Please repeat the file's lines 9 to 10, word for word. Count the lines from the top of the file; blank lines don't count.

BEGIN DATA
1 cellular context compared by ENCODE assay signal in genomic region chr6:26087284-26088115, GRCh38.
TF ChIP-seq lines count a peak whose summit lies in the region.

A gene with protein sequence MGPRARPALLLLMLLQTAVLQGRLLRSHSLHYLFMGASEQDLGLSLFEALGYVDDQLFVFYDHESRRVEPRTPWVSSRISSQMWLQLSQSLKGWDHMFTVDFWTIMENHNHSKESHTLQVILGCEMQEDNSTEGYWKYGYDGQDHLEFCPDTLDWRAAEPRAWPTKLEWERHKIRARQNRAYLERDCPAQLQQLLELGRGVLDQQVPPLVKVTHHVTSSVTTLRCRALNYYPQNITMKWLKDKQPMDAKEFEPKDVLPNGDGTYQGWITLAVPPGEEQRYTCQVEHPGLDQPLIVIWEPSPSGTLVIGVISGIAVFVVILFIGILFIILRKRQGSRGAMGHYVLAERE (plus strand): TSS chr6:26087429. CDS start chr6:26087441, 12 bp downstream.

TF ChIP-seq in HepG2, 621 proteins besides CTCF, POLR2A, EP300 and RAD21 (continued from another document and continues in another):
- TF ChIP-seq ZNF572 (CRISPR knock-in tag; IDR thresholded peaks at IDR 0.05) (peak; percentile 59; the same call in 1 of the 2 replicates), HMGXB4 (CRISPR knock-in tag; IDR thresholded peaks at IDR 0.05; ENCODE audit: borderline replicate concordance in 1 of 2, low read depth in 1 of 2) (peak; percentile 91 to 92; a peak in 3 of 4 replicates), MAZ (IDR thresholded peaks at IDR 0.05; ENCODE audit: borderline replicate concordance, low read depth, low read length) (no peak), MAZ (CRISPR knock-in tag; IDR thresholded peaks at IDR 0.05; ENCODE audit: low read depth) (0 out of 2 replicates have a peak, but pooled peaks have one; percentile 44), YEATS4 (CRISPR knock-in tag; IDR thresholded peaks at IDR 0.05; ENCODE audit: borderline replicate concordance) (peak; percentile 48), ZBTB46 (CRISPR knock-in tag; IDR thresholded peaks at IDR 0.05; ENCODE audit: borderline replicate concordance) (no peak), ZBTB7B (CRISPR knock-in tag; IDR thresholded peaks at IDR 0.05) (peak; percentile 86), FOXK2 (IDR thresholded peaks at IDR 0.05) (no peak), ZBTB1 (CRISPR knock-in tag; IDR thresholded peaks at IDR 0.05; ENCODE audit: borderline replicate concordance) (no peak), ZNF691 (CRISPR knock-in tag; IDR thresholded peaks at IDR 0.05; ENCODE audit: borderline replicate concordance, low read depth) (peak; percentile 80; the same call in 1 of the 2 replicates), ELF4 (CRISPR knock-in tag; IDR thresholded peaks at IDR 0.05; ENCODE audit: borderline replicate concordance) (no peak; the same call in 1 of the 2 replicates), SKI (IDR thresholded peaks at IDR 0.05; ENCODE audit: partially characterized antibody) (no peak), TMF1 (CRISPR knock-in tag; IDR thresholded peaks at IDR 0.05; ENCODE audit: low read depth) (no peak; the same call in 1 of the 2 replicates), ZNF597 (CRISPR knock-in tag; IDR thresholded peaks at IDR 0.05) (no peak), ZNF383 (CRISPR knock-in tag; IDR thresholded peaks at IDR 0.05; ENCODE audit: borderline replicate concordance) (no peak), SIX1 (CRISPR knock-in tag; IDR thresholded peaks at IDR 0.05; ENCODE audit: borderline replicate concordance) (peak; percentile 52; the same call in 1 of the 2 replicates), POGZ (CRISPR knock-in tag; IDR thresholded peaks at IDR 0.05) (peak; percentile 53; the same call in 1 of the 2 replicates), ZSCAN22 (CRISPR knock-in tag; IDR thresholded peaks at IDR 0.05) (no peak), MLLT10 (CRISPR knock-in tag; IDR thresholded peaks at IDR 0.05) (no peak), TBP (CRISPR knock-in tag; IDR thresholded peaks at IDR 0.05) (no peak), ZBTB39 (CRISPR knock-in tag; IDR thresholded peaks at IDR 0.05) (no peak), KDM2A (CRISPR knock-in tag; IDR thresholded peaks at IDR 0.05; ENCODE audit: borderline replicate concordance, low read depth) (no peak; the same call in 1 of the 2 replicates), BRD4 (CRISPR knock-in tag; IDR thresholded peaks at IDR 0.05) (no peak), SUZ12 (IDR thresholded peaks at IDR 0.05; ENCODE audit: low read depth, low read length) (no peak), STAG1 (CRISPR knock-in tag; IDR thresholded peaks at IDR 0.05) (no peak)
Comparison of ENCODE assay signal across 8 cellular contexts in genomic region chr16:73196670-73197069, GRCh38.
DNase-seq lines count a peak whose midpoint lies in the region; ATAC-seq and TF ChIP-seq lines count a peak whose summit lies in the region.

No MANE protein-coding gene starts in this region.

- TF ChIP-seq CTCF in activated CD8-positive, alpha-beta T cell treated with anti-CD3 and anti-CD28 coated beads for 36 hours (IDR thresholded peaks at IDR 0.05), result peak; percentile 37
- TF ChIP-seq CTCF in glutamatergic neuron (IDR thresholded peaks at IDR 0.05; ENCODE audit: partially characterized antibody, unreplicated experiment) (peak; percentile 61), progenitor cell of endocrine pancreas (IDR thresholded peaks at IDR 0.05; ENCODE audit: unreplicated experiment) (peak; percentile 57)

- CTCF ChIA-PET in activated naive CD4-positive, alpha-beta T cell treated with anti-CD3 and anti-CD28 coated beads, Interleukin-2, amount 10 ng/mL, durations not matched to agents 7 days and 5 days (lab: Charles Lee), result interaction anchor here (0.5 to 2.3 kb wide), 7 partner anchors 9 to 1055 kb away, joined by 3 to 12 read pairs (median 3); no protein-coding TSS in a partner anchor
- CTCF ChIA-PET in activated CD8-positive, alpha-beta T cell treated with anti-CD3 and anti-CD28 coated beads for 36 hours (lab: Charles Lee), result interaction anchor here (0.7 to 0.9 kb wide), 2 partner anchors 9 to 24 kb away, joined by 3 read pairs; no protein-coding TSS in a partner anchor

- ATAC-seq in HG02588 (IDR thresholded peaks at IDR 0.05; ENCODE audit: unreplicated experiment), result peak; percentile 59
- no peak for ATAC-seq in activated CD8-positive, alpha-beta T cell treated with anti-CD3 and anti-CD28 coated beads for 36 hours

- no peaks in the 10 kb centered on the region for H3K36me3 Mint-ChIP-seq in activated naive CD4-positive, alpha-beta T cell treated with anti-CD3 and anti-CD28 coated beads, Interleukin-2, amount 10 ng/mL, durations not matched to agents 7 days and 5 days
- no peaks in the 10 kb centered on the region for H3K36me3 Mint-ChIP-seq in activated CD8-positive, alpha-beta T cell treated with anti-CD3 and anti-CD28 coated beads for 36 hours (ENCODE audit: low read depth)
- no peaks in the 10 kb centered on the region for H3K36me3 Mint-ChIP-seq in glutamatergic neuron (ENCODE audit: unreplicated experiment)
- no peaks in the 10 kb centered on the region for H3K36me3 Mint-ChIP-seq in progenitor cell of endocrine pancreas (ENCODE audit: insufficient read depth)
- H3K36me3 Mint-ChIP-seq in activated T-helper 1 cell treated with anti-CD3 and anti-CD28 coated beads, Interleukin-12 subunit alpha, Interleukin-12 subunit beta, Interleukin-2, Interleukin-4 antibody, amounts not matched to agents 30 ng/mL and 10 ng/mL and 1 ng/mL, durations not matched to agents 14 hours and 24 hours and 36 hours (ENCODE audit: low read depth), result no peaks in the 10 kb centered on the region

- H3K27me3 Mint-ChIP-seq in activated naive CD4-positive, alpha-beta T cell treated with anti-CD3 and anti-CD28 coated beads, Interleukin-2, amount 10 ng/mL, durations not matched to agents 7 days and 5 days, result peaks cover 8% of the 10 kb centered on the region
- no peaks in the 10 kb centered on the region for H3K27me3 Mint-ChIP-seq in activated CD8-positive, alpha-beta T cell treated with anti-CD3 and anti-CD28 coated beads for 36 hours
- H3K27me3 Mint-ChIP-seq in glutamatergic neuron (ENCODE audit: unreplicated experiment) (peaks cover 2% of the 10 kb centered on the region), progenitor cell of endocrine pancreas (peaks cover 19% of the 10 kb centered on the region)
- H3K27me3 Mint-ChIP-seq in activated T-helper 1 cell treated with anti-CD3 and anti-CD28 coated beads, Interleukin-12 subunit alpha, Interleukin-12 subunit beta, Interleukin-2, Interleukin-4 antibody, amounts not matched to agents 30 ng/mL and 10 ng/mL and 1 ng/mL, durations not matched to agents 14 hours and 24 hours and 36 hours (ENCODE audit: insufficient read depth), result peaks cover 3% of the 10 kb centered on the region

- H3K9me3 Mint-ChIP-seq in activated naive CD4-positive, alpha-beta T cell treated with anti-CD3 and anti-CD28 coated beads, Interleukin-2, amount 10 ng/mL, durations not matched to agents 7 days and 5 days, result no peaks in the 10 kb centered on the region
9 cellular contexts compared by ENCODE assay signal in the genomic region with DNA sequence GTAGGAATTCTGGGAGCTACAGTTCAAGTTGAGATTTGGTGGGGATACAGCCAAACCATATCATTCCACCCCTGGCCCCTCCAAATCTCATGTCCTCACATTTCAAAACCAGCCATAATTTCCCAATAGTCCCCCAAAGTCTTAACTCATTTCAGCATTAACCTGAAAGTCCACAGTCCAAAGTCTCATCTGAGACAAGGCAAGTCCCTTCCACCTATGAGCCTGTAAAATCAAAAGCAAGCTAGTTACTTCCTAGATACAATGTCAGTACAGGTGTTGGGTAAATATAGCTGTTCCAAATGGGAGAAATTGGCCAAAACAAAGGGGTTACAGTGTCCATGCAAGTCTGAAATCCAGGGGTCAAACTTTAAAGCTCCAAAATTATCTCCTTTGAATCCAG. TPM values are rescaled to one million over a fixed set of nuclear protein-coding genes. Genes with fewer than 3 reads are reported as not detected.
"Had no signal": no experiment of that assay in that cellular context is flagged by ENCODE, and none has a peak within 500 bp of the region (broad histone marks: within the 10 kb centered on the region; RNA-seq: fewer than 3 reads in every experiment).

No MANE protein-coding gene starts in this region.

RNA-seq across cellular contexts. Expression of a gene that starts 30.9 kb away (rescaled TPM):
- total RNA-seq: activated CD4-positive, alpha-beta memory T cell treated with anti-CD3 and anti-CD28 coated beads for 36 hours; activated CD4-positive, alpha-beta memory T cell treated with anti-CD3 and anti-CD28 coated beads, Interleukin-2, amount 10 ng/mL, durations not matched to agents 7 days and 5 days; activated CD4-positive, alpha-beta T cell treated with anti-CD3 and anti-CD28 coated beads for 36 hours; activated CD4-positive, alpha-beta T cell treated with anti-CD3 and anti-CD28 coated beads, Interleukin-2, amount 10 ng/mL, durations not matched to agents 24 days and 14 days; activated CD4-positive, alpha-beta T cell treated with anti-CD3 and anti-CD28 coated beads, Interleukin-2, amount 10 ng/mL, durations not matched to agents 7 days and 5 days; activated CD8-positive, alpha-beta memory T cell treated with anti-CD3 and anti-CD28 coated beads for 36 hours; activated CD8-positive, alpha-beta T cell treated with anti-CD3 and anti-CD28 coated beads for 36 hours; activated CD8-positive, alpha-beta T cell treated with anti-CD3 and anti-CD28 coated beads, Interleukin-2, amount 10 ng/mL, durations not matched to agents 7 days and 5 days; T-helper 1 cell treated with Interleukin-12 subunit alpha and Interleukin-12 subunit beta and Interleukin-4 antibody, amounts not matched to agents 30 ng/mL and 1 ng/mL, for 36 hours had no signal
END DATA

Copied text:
- TF ChIP-seq CTCF in activated CD8-positive, alpha-beta T cell treated with anti-CD3 and anti-CD28 coated beads for 36 hours (IDR thresholded peaks at IDR 0.05), result peak; percentile 37
- TF ChIP-seq CTCF in glutamatergic neuron (IDR thresholded peaks at IDR 0.05; ENCODE audit: partially characterized antibody, unreplicated experiment) (peak; percentile 61), progenitor cell of endocrine pancreas (IDR thresholded peaks at IDR 0.05; ENCODE audit: unreplicated experiment) (peak; percentile 57)